|Kim, Hoon -|
|Lu, Fachuang -|
|Ralph, J -|
Submitted to: Biomed Central (BMC) Plant Biology
Publication Type: Peer Reviewed Journal
Publication Acceptance Date: June 17, 2010
Publication Date: March 17, 2010
Repository URL: http://handle.nal.usda.gov/10113/56917
Citation: Grabber, J.H., Schatz, P.F., Kim, H., Lu, F., Ralph, J. 2010. Identifying New Lignin Bioengineering Targets: 1. Monolignol Substitute Impacts on Lignin Formation and Cell Wall Fermentability. Biomed Central (BMC) Plant Biology. 10:114. Interpretive Summary: Cell wall polysaccharides in plant biomass are poorly fermented into ethanol or other industrial products unless they are liberated by harsh and costly chemical treatments from another cell-wall polymer called lignin. Lignin is also a major barrier limiting the digestion of many feeds by ruminant livestock such as cattle or sheep. Current plant engineering efforts are mainly aimed at manipulating the normal pathway of lignin biosynthesis. In the future, plants might be induced to form new types of lignin from molecules produced by other metabolic pathways and this might make lignin less inhibitory toward polysaccharide digestion or easier to remove by biological or chemical treatments. To identify promising new avenues for lignin bioengineering, we artificially lignified cell walls from corn with various combinations of normal "monolignols" (coniferyl and sinapyl alcohols) plus a wide variety of monolignol substitutes. In some cases we found that monolignol substitutes greatly enhanced the digestibility of cell walls by rumen bacteria, the organisms primarily responsible for fiber digestion in cattle and sheep. In ongoing work, we are characterizing the enzymatic breakdown of intact and chemically pretreated cell walls lignified by these and other monolignol substitutes. In subsequent studies, we will examine these and other monolignol substitutes in greater detail to identify promising bioengineering targets for improving plant fiber utilization.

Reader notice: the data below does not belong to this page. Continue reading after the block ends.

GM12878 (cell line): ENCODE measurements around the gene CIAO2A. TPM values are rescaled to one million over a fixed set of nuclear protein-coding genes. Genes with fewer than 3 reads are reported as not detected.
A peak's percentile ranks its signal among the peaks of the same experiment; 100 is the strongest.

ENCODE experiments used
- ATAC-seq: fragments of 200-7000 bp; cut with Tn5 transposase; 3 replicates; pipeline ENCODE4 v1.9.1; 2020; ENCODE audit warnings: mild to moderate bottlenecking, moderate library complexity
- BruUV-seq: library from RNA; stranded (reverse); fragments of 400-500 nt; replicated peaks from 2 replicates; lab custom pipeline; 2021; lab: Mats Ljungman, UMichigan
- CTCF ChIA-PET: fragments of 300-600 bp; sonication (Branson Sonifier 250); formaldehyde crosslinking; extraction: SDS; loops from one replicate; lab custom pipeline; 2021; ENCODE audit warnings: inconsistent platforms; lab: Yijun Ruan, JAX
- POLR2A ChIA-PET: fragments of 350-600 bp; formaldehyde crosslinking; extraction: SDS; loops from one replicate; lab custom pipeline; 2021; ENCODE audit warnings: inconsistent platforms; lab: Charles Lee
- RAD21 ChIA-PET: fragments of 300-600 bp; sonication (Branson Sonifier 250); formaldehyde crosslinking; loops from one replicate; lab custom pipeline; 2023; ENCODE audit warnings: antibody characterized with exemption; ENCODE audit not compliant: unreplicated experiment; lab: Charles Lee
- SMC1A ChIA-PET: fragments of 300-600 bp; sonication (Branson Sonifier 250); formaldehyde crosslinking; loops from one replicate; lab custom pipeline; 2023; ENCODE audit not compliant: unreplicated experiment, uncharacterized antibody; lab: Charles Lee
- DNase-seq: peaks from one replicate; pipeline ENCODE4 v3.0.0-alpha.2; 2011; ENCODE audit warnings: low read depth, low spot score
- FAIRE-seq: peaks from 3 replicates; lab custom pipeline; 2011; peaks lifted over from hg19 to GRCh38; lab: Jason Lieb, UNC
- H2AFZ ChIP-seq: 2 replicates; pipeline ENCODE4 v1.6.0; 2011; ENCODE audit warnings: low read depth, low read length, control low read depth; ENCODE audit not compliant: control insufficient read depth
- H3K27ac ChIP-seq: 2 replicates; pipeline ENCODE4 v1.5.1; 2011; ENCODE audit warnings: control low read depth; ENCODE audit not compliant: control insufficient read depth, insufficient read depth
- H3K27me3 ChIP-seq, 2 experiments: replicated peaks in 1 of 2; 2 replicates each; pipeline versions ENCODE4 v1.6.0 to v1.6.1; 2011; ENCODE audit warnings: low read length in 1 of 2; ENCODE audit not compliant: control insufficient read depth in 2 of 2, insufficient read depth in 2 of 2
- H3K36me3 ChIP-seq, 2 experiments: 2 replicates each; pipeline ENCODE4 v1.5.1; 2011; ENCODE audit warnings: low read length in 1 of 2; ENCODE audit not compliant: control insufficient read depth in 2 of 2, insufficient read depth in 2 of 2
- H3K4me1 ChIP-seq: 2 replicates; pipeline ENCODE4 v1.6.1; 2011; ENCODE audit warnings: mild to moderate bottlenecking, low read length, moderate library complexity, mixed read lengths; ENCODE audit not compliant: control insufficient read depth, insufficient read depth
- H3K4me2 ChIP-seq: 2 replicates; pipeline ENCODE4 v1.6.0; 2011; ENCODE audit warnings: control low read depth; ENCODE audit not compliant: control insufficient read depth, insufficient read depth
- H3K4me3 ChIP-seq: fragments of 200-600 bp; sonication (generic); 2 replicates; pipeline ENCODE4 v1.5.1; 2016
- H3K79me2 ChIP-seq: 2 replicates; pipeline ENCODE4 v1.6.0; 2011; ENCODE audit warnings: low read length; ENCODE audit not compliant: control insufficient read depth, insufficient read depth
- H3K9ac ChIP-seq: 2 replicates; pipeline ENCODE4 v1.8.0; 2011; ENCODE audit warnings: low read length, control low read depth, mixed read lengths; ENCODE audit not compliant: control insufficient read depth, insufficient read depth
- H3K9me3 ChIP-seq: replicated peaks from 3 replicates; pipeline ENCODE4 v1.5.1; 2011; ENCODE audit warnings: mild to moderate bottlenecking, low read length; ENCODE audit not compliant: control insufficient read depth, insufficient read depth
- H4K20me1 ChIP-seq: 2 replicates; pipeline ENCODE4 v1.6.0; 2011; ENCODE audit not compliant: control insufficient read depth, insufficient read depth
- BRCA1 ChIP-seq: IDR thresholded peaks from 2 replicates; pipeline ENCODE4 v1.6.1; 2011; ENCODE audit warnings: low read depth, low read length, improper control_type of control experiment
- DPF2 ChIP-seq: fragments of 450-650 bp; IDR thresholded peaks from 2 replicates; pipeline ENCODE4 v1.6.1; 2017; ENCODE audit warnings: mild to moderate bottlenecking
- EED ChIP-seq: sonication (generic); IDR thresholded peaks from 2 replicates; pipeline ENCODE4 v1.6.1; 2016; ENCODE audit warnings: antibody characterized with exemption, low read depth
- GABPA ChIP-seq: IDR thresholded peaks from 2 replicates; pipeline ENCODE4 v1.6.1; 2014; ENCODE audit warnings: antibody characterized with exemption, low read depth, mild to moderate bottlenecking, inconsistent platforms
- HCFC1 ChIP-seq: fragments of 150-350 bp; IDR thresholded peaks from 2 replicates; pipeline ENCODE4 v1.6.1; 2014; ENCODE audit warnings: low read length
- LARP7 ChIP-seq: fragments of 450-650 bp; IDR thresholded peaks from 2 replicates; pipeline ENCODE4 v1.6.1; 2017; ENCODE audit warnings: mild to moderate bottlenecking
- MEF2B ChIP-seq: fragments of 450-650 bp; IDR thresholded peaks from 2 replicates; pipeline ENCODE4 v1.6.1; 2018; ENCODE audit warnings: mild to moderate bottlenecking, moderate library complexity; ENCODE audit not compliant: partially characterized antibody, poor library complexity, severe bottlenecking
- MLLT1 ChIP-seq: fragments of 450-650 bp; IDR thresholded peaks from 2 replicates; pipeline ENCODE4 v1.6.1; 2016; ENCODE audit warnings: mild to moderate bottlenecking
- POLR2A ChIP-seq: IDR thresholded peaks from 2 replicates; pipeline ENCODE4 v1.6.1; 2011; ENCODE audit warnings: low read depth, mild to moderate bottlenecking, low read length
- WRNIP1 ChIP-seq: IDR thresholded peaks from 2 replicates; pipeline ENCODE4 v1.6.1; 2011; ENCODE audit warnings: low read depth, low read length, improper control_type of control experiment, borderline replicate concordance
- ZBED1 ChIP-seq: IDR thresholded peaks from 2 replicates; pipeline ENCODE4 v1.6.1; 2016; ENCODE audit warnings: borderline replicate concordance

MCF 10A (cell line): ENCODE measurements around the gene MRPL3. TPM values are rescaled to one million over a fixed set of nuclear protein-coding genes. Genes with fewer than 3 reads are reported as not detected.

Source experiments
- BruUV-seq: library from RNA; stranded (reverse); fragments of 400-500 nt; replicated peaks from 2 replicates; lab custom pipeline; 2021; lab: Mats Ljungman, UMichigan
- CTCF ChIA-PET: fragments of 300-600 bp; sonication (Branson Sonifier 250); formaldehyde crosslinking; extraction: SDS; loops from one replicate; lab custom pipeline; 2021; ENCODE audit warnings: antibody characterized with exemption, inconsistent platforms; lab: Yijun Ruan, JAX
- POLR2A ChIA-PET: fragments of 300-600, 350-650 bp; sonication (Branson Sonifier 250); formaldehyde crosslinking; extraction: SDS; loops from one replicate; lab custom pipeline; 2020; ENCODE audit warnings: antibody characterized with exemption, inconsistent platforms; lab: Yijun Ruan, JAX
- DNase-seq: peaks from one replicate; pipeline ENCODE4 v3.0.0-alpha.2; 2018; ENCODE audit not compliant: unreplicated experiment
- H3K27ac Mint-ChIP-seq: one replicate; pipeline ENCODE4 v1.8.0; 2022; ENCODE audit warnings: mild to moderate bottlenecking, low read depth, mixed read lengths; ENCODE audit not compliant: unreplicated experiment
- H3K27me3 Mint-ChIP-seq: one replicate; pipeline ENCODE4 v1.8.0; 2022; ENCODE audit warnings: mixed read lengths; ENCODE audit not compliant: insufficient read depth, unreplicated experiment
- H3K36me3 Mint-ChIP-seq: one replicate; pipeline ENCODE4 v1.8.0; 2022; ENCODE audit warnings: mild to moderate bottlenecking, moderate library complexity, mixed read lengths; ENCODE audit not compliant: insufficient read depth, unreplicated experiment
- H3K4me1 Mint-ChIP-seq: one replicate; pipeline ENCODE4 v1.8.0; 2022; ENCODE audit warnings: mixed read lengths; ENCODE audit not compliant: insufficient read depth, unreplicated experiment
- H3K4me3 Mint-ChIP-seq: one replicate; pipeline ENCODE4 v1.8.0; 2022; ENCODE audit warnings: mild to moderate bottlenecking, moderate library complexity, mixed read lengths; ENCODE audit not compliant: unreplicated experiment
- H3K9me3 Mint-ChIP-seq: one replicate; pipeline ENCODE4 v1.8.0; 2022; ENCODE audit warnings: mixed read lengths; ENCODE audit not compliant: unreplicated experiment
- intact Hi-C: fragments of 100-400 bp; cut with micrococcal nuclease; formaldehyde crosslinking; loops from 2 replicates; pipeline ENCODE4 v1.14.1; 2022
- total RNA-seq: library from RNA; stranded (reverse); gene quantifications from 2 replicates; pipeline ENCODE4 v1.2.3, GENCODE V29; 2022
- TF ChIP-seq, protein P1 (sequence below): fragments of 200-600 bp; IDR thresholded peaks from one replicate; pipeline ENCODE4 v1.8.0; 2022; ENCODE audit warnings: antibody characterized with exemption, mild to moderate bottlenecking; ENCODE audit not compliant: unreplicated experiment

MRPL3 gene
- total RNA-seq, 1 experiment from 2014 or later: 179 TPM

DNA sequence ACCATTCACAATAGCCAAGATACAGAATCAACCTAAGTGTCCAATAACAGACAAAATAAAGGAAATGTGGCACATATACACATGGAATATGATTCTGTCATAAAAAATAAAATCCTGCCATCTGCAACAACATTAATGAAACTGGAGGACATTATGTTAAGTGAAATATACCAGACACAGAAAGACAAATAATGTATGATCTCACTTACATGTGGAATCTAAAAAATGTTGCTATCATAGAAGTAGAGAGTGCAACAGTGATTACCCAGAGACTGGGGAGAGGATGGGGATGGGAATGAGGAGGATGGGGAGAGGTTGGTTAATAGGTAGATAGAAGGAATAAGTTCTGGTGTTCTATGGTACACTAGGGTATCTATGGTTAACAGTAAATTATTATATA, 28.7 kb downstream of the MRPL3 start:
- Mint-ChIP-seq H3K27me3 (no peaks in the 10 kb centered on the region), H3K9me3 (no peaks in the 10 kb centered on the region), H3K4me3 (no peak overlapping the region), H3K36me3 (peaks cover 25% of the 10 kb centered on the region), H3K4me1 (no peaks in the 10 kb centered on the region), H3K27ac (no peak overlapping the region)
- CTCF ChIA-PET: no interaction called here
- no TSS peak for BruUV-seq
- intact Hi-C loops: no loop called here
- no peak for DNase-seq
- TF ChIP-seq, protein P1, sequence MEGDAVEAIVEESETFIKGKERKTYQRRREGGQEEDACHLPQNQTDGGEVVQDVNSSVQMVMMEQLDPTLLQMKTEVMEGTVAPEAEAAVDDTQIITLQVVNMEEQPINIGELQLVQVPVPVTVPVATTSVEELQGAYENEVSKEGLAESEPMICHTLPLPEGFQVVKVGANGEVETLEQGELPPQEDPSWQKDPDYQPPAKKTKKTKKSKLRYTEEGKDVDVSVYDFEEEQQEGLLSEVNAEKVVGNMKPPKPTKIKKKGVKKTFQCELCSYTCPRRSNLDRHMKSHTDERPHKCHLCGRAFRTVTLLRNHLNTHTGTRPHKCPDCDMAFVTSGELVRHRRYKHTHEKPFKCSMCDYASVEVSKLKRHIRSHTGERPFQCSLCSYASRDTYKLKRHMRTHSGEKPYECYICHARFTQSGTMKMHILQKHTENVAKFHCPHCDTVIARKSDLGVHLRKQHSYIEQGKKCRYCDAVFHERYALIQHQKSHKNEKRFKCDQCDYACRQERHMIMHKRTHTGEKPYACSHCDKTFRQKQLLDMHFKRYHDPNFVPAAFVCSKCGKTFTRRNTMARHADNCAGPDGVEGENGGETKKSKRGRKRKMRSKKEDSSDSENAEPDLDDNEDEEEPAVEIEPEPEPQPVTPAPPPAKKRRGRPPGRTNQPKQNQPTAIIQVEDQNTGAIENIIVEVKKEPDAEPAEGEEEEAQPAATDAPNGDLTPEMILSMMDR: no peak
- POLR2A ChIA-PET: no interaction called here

Technical Abstract: Background: Recent discoveries highlighting the metabolic malleability of plant lignification indicate that lignin can be engineered to dramatically alter its composition and properties. Current plant engineering efforts are primarily aimed at manipulating the biosynthesis of normal monolignols but, in the future, apoplastic targeting of phenolics from other metabolic pathways may provide new approaches for designing lignins that are less inhibitory toward polysaccharide fermentation, both with and without biomass pretreatment. To identify promising new avenues for lignin bioengineering, we artificially lignified cell walls from maize cell suspensions with various combinations of normal monolignols (coniferyl and sinapyl alcohols) plus a variety of phenolic monolignol substitutes. Results: Inclusion of feruloylquinic or caffeoylquinic acids with monolignols considerably depressed lignin formation and strikingly improved cell wall fermentability by anaerobic rumen microflora. In contrast, various phenylpropanoids, catechins, mono- and diferuloyl polyol esters readily formed copolymer-lignins with normal monolignols; cell wall fermentability was often moderately enhanced by greater hydroxylation or 1,2-diol functionality of monolignol substitutes. Conclusion: Overall, monolignol substitutes improved the fermentability of non-pretreated cell walls by depressing lignin formation or possibly by reducing lignin hydrophobicity or cross-linking to structural polysaccharides. In ongoing work, we are characterizing the enzymatic saccharification of intact and chemically pretreated cell walls lignified by these and other monolignol substitutes.